Day 1 for the Integrated Multi-satellitE Retrievals for GPM (IMERG) Data Sets

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Wednesday, 7 January 2015: 9:15 AM
231ABC (Phoenix Convention Center - West and North Buildings)
George J. Huffman, NASA/GSFC, Greenbelt, MD; and D. T. Bolvin, D. Braithwaite, K. Hsu, R. J. Joyce, C. Kidd, S. Sorooshian, and P. Xie

The Integrated Multi-satellitE Retrievals for GPM (IMERG) is a U.S. GPM algorithm system that is designed to estimate the best time series of global precipitation from the international constellation of precipitation-relevant satellites and a surface precipitation gauge analysis (from Global Precipitation Climatology Centre). IMERG was developed to use GPM Core Observatory data as a reference for the satellites of opportunity that constitute the GPM virtual constellation. Computationally, IMERG is a unified U.S. algorithm drawing on strengths in the three contributing groups, whose previous work includes:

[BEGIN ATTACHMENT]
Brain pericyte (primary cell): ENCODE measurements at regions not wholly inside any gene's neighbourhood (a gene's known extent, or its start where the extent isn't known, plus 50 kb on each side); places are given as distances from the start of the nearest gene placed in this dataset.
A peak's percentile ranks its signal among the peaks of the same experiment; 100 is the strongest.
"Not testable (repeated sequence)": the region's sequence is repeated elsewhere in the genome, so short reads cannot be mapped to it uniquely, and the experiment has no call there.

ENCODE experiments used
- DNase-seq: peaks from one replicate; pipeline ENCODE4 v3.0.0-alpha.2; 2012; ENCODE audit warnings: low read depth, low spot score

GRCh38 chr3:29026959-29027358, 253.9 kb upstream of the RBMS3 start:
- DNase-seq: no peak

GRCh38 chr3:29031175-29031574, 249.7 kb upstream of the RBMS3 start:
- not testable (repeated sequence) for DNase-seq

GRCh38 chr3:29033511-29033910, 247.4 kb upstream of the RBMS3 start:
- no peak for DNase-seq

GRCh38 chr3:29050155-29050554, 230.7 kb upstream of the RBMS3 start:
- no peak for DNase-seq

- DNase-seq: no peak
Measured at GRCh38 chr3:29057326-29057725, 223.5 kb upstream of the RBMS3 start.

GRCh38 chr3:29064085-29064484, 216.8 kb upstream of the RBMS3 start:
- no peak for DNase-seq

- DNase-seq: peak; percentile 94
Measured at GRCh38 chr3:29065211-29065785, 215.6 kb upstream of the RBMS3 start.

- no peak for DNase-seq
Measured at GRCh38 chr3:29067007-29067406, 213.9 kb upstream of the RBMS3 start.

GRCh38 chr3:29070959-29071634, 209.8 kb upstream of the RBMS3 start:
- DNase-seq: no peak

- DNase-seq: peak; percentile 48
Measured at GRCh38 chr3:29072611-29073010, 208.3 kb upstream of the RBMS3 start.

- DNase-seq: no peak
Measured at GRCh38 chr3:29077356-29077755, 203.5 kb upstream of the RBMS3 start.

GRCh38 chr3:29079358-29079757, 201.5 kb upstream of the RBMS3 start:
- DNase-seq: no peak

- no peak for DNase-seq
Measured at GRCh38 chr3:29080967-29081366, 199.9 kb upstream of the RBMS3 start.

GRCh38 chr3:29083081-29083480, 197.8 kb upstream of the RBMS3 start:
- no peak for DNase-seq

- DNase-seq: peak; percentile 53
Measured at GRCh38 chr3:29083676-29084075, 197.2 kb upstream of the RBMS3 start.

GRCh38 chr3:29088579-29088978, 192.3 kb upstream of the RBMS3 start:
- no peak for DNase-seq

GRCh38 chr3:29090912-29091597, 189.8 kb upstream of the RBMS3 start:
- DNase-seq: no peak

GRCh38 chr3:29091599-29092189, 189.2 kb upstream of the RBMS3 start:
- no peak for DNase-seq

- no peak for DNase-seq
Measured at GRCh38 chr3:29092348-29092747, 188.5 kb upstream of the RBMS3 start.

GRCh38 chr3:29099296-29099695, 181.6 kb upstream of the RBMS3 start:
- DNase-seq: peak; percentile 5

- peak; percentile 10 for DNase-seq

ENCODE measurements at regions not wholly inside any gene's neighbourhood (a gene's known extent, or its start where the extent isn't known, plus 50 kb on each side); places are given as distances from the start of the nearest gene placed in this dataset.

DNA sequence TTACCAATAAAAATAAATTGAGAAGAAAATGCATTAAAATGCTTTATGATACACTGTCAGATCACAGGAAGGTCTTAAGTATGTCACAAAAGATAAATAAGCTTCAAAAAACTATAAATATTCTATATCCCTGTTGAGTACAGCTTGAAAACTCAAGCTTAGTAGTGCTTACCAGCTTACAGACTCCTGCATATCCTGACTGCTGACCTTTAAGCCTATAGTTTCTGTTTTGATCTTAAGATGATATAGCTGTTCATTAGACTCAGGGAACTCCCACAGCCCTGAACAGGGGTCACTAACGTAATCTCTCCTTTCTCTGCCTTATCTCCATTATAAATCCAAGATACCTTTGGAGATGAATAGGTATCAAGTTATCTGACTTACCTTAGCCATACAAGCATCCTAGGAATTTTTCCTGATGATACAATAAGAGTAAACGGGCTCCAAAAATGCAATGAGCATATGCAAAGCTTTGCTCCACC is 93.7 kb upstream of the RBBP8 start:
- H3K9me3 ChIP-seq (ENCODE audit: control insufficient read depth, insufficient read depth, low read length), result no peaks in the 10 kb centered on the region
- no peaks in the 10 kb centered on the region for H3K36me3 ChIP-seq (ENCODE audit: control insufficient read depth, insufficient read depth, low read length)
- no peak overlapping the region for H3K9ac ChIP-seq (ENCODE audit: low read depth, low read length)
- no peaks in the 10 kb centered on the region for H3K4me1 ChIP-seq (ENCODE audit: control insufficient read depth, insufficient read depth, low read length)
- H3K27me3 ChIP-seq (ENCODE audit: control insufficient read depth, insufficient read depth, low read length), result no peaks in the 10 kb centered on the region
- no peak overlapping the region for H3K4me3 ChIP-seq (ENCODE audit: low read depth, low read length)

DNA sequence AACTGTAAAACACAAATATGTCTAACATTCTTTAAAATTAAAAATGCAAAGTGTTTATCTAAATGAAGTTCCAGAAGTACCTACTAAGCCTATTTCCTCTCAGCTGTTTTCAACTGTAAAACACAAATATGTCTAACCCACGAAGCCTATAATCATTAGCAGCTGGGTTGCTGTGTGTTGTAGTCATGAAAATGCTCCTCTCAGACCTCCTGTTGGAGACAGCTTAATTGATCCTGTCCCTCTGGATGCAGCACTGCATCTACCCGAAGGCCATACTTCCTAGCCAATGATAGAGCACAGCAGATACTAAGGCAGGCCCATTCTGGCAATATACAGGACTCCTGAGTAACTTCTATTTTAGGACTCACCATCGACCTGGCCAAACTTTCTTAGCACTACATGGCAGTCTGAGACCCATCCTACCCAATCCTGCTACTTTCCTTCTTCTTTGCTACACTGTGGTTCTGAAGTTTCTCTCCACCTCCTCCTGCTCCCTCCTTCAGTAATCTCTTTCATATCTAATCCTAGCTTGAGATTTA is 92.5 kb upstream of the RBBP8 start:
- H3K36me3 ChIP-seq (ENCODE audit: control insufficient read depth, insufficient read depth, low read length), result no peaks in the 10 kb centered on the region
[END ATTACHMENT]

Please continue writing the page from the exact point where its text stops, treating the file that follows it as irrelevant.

1) the TRMM Multi-satellite Precipitation Analysis (TMPA); 2) the CPC Morphing algorithm with Kalman Filtering (K-CMORPH); and 3) the Precipitation Estimation from Remotely Sensed Information using Artificial Neural Networks using a Cloud Classification System (PERSIANN-CCS).

We review the design, development, testing, and status for IMERG, which provides 0.1x0.1 half-hourly data for successive runs at 4 hours, 8 hours, and 2 months after observation time. Initially, the spatial extent is 60N-S, for the period March 2014 to the present. Later, it will be extended to fully global, covering the period 1998 to the present. Both the set of input data set retrievals and the IMERG system are substantially different than those used in the previous U.S. products mentioned above. The input passive microwave data are all being produced with GPROF2014, which is substantially upgraded compared to previous versions, and including microwave sounder for the first time. Such new algorithms require careful check of the initial test data sets for performance. IMERG output will be illustrated using newly released operational test data (as possible). This includes a variety of diagnostic fields that developers and users might find useful, including precipitation estimate, time of observation, and source of the current half hour's microwave input data, and the current half hour's IR precipitation estimate. Finally, we will summarize the expected release of various output products, and the subsequent reprocessing sequence.